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With Teen Obesity, Inactivity Is Only Part of the Problem

I panic every time I see another "exercise doesn't work!" story — until I read between the lines and learn once again that exercise is a good thing. On the heels of its conversation-starting cover story on the exercise "myth," Time is tackling a new study of teen obesity that claims inactivity is only partly to blame for heavier kids.

Obesity rates in teenagers have triple between 1976 and 2004, with lack of exercise the suspected culprit. But a new report published in Obesity Reviews says that physical activity levels among teens have actually stayed fairly steady. So does that mean that exercise doesn't matter? Hardly, so


Unfortunately, this latest study only looked at activity levels, not eating habits, and the participants were self-reporting on their own habits, which can lead to unreliable data. These figures merely suggest that the increase in teen obesity can't be explained away by teens' lack of exercise, according to Dr. Youfa Wang, the lead author of the study. Here's more:

So does this mean that exercise isn't important in controlling weight? As tempting as that conclusion might be, Wang and other health experts say that's not exactly what the new data show. . . . While exercise may not contribute directly to weight loss, it is critical for maintaining a healthy weight, since it helps calibrate the balance between energy taken in and energy burned off. "The data is too gross, and too general, to assume that [exercise doesn't count]," warns Dr. Janet Walberg Rankin, a professor in the department of human nutrition, foods, and exercise at Virginia Tech. "We need to have a dual approach to weight involving both activity and diet. I would hate for people to take away from this study that activity has nothing to do with weight."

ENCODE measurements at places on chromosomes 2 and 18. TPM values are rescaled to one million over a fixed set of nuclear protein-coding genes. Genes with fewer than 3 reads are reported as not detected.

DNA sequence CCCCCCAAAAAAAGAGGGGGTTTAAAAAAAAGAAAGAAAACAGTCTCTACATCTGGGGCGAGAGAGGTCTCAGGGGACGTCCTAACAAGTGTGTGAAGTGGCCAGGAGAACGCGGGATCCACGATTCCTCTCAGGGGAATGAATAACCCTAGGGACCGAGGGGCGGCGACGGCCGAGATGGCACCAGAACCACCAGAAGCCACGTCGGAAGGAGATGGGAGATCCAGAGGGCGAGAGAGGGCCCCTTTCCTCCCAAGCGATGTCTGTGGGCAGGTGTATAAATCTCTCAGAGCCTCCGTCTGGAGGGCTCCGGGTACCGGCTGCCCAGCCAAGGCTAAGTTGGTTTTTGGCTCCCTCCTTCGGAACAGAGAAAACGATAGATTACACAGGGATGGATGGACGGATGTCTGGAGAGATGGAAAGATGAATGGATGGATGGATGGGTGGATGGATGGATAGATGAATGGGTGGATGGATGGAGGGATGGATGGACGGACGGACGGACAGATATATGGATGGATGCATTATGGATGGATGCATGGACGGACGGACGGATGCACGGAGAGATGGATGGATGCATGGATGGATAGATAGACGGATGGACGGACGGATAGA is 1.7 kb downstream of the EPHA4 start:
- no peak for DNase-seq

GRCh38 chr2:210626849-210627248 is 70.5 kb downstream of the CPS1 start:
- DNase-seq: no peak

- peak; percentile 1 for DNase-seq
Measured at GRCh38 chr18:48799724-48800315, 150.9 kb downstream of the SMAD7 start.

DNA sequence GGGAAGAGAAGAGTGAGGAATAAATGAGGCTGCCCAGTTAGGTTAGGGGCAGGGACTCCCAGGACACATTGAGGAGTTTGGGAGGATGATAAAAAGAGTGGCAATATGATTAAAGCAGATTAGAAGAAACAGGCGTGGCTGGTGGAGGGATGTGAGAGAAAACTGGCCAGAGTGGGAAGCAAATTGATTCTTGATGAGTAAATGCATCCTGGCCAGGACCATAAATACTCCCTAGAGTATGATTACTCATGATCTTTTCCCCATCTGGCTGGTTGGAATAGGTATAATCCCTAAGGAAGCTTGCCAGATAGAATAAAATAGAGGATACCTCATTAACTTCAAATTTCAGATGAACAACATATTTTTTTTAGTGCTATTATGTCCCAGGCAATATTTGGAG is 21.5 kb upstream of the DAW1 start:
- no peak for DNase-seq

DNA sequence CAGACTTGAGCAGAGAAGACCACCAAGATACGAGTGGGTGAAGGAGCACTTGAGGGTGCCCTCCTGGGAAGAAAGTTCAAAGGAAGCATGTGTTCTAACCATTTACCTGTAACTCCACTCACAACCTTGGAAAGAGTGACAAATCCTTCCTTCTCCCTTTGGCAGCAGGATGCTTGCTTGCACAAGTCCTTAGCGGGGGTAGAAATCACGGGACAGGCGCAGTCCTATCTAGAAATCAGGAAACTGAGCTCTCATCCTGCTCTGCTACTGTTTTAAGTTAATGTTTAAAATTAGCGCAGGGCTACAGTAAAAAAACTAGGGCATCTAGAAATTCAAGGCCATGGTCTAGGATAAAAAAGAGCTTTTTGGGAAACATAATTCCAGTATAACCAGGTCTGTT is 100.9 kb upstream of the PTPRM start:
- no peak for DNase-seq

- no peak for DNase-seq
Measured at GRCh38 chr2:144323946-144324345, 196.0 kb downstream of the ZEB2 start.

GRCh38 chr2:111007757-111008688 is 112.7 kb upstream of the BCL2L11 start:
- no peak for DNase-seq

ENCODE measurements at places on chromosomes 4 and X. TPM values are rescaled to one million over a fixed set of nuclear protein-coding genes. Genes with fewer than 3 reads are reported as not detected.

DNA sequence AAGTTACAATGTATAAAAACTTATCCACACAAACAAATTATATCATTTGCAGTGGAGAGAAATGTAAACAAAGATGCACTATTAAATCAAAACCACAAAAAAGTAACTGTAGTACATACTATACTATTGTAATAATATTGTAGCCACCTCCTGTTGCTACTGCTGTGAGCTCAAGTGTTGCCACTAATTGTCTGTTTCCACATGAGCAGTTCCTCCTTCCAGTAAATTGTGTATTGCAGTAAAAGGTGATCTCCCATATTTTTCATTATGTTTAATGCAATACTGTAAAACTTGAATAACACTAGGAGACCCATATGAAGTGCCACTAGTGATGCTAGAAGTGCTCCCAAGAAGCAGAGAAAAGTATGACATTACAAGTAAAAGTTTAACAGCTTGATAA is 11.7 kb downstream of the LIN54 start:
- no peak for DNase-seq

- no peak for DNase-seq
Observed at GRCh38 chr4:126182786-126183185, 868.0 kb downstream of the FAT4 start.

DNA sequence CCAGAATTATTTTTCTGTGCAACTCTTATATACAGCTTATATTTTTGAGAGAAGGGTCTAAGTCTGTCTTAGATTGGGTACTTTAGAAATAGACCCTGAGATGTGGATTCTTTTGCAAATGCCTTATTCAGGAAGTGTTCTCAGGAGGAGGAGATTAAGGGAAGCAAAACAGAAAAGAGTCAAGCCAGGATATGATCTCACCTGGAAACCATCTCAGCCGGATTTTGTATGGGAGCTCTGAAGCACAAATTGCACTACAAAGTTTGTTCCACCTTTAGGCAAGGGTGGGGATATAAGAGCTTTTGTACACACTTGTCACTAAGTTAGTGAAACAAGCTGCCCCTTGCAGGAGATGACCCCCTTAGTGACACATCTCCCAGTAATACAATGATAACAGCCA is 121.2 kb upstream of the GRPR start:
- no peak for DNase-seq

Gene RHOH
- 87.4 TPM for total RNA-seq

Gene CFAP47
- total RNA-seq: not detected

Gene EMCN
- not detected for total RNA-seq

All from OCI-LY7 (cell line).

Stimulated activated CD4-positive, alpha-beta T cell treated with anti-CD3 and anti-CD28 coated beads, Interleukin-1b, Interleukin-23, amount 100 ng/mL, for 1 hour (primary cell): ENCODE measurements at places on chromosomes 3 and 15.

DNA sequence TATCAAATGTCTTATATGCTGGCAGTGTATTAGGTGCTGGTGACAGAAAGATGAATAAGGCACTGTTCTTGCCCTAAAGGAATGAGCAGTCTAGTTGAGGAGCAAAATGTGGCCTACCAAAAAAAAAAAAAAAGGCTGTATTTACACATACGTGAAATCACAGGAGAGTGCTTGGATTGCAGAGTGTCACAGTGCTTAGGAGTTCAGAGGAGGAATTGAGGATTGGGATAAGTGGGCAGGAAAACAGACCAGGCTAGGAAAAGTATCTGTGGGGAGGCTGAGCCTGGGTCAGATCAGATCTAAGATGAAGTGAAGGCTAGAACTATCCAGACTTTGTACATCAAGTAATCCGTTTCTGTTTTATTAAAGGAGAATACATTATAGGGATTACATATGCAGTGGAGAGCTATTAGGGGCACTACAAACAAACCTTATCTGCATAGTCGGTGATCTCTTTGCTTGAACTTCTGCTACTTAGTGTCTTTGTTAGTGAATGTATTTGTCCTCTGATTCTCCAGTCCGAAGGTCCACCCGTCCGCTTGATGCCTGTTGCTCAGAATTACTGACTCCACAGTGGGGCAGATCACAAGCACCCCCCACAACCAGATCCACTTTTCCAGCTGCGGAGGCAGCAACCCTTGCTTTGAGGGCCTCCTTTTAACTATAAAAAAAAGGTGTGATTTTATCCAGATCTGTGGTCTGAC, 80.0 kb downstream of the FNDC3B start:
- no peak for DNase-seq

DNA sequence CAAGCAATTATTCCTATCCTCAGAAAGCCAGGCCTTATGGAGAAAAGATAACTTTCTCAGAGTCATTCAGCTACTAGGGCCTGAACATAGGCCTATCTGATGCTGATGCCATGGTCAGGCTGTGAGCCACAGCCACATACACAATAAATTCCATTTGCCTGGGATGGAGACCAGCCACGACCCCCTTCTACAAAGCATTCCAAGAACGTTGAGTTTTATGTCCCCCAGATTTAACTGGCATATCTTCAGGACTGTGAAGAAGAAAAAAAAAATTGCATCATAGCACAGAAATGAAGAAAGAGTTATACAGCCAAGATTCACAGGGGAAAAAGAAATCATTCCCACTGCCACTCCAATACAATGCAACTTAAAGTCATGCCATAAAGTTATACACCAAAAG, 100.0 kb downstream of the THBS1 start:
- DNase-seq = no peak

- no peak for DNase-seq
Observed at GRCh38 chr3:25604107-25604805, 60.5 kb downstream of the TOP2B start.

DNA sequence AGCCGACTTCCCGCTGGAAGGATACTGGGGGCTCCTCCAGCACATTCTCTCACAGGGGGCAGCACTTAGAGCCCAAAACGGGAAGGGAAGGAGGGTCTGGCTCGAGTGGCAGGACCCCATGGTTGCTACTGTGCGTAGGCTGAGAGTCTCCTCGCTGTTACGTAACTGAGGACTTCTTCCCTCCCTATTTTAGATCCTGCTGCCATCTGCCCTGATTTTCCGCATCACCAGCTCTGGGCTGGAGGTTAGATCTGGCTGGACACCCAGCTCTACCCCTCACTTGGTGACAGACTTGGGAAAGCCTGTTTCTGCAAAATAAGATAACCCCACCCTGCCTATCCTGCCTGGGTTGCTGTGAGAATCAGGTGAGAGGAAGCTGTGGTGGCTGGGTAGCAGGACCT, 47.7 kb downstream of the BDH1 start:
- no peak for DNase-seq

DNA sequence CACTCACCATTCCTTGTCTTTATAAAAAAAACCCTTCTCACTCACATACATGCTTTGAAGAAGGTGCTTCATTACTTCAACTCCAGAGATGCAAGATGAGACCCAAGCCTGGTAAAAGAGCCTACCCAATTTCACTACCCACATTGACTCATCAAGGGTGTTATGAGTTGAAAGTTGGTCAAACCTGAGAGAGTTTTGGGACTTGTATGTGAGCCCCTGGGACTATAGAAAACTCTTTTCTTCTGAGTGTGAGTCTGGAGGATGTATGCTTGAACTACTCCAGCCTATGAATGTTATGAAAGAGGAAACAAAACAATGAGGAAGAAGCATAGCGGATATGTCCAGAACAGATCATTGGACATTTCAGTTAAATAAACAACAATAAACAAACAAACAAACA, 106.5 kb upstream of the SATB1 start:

Phew! Thanks, doc. I also hope that's not what people take away from this study. In fact, to me, it says the opposite. If teen obesity is going up because teens have increased their calorie intake without increasing their activity levels, then that seems to say pretty clearly that exercise does make a difference. Do you agree?

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